South Shore Breaker

Let’s talk about stuff again

- VERNON OICKLE vernon.l.oickle@eastlink.ca @Saltwirene­twork Vernon Oickle, the author of 32 books, writes The View From Here column, which appears weekly in the South Shore Breaker.

It's been awhile since we've talked about stuff but based on what I've seen around the community in recent weeks, I think it's a topic that deserves another look. Clearly, there's a lot of stuff to discuss.

It's a fact. We live in a throw-away society filled with all kinds of things. We see people's stuff every spring and fall when mountains of it are piled along the roadside waiting for pickup, its ultimate destinatio­n being the already overflowin­g landfills and illegal dumps that litter the countrysid­e.

I'm amazed, and sometimes even repulsed, when I observe this twice annual ritual, in which people throw away stuff they longer need or want as they've moved on to more new and upgraded stuff, complete with all the bells and whistles.

There is ample proof that we live in a materialis­tic world filled with stuff. There's stuff here. Stuff there. Stuff everywhere. Our world is literally bursting at the seams with stuff.

Yard sales and second-hand stores are now popular as we sell our old stuff to get money to buy new stuff that we may or may not need. There's stuff stacked on shelves and stuff hanging on racks, stuff that someone thought might fetch them a few dollars. At least if this stuff is repurposed, it won't end up in the dump. That's a good thing as our stuff is given a second life when someone else buys it from us.

When you go to these places, you see bags of stuff and boxes filled to overflowin­g with stuff. There are piles and stacks - literally mountains of stuff just waiting for someone to take it to a new home or, if not, to the landfill. It seems no one is immune to the lure of this stuff.

As I look around my home, the two storage sheds in my backyard and in our attic, I see we have way too much stuff. I'm especially guilty of hanging onto stuff. I'm not a hoarder by definition, but I am definitely a packrat, as my wife would surely agree. But it's stuff I thought I wanted to keep for whatever reason I can't even remember now, but everything has its place, or it will someday … at least that's what I tell myself.

There are stacks and piles of stuff that has sentimenta­l value. Stuff that may have monetary value … to someone, I suppose. Stuff that has historical value or at least family heritage value. And then there's lots of stuff I'm sure has no value whatsoever, but I just can't find the courage or heart to throw away.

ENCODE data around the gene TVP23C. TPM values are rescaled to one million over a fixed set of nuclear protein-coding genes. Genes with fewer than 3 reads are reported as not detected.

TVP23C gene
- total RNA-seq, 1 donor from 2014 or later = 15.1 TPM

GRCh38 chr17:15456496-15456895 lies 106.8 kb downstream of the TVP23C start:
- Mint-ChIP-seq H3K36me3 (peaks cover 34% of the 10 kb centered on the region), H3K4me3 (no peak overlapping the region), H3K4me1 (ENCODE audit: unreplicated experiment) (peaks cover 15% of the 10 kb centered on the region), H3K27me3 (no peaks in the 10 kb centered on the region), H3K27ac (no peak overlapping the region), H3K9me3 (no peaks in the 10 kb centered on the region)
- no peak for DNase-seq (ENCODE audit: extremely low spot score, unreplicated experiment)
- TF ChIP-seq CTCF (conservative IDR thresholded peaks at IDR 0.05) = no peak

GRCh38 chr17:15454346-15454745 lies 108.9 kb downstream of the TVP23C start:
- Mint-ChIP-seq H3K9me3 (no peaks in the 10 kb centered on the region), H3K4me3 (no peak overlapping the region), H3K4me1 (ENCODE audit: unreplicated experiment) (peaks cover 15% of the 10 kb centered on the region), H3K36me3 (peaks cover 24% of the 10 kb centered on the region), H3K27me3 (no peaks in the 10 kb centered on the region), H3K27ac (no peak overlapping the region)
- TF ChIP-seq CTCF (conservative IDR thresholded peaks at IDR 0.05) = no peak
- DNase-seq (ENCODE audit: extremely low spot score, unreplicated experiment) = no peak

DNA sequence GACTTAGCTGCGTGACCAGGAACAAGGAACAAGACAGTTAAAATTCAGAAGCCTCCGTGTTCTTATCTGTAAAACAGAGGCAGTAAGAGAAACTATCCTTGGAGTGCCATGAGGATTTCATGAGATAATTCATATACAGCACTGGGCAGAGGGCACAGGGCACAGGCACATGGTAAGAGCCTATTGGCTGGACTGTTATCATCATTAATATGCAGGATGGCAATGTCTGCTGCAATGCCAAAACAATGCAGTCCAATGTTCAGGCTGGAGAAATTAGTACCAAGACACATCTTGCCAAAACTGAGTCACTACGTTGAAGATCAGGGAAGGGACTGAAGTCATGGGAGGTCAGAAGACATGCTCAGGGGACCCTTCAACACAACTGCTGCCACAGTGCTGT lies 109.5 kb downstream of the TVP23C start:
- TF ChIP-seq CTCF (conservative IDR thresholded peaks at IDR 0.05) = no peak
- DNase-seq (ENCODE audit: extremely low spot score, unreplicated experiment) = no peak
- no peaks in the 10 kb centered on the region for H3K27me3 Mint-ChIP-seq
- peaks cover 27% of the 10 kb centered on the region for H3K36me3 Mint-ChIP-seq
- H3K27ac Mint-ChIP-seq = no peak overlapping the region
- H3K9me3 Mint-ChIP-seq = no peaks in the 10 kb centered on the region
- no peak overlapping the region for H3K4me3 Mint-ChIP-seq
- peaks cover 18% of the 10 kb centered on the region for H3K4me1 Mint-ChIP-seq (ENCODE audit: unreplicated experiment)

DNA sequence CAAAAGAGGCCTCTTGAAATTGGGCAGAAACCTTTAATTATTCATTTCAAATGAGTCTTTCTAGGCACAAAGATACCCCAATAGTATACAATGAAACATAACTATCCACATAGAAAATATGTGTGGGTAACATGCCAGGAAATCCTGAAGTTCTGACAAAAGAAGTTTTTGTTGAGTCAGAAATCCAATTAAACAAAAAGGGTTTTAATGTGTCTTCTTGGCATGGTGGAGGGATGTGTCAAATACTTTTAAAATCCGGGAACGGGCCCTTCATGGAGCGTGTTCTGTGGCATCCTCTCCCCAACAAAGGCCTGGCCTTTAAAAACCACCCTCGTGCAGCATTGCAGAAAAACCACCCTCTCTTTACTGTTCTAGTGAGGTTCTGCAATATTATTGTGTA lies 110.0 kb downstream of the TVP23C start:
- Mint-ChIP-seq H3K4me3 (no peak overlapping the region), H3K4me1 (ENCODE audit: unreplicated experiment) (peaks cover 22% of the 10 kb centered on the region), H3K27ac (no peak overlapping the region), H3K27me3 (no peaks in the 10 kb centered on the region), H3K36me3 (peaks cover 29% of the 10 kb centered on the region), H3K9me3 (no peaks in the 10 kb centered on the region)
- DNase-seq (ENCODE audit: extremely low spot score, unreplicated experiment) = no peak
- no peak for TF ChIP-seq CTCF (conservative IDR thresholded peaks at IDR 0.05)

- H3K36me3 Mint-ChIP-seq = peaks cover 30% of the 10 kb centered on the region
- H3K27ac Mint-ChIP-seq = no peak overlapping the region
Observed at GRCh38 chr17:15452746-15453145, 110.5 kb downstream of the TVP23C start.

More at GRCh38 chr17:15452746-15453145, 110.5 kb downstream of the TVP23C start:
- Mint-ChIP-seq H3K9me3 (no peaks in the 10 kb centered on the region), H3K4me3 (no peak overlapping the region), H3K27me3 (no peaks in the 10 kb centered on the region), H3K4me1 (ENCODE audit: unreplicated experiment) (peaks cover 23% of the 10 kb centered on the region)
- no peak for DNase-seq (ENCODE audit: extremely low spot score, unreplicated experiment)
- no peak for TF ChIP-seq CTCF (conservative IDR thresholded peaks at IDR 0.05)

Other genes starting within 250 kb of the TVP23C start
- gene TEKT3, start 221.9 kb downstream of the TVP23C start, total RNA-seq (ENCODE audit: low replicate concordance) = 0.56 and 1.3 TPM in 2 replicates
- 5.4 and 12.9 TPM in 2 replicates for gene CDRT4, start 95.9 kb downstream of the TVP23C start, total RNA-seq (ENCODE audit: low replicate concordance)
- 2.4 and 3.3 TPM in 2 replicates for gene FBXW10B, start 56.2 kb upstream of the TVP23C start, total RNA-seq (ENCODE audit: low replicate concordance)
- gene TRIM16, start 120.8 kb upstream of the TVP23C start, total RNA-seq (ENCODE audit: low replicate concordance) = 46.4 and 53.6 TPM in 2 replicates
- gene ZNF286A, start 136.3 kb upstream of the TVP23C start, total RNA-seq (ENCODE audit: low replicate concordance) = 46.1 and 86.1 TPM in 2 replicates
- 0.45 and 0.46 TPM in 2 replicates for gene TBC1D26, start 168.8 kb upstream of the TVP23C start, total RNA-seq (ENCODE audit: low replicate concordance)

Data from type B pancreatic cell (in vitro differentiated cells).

I am not alone with my obsession with stuff. Our society is built to accumulate it.

I defy you to walk through any retail outlet these days and not be overwhelme­d with the overabunda­nce of things you'll find there. There's stuff stacked in the aisles and piled ceiling high on the shelves, sometimes so high you can't even reach it, which poses another problem altogether.

In these marketplac­es, there's stuff strategica­lly placed for you to see and stuff that's put at eye level for youngsters to see. Retail marketers and merchandis­ers know children like stuff and sellers know if they place it in just the right location, the children will see it and demand their parents buy it for them.

And most parents will buy the stuff because, in many cases when you're tired and hurrying through a busy department store, despite your better judgment, it's easier to buy the stuff for your children than to stand your ground while saying no.

It's not easy telling your child he or she doesn't need any more stuff as his or her room is already filled to overflowin­g with items they never use, stuff they cried for but never played with once they got it home. In the end, most parents will relent, buy the stuff, take it home and add it the growing mountain their children have already accumulate­d.

But we can't only blame the children for our current infatuatio­n with stuff. Adults are often more demanding and wasteful than children because, in our case, the stuff we covet costs more and adds to the ever-growing environmen­tal catastroph­e that's sweeping the globe.

Our world is fuelled by electronic­s and computers, things that are expensive, usually has a short life span and isn't easy to dispose of. Yet, we all collect it at an alarming rate.

For instance, most homes today have a television in every room — including the kitchen and bathrooms. Most homes also have more than one computer and most family members, no matter their age, have a cellphone or Ipad, stuff that we all claim we can't live without, although earlier generation­s somehow managed to get by without it.

But when it comes right down to it, at their very core, all these electronic gadgets are basically still stuff. Accumulati­ng at alarming rates and that's difficult to dispose of once it's outlived its usefulness or isn't wanted anymore. The sad part is that some of this stuff could still be useful to someone.

When we decide it's time to get rid of some of our things, we usually try to find a way to repurpose it. We used to have yard sales but now we usually just out our stuff in a donation bin for some charity. At least by giving our stuff to a worthy charity, we hope it will once again become useful while at the same time generating a few dollars for an important cause.

But stuff is like that. We see it. We want it. We may use it for a while and then, when we long for something new, we discard the old stuff for something newer. That's just the nature of stuff and, like it or not, has become an important part of our society.

We simply have too much stuff cluttering up our world, or at least that's the view from here through all my stuff.

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